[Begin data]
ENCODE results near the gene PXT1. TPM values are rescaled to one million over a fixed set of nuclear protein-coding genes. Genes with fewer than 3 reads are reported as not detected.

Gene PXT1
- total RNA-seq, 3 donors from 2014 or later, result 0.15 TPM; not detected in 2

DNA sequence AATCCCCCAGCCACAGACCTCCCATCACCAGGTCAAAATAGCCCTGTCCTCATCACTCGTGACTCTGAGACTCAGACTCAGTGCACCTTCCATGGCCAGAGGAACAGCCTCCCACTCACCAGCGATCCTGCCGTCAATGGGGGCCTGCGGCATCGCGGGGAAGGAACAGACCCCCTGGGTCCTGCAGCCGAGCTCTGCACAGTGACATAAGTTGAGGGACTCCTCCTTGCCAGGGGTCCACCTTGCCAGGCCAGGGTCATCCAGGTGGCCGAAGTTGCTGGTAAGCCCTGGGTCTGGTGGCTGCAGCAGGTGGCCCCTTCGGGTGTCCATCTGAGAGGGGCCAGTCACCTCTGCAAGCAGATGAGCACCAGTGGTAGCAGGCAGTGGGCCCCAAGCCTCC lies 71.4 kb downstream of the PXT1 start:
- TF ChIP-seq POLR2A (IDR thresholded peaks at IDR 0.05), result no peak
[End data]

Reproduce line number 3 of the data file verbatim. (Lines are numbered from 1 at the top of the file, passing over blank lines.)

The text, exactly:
- total RNA-seq, 3 donors from 2014 or later, result 0.15 TPM; not detected in 2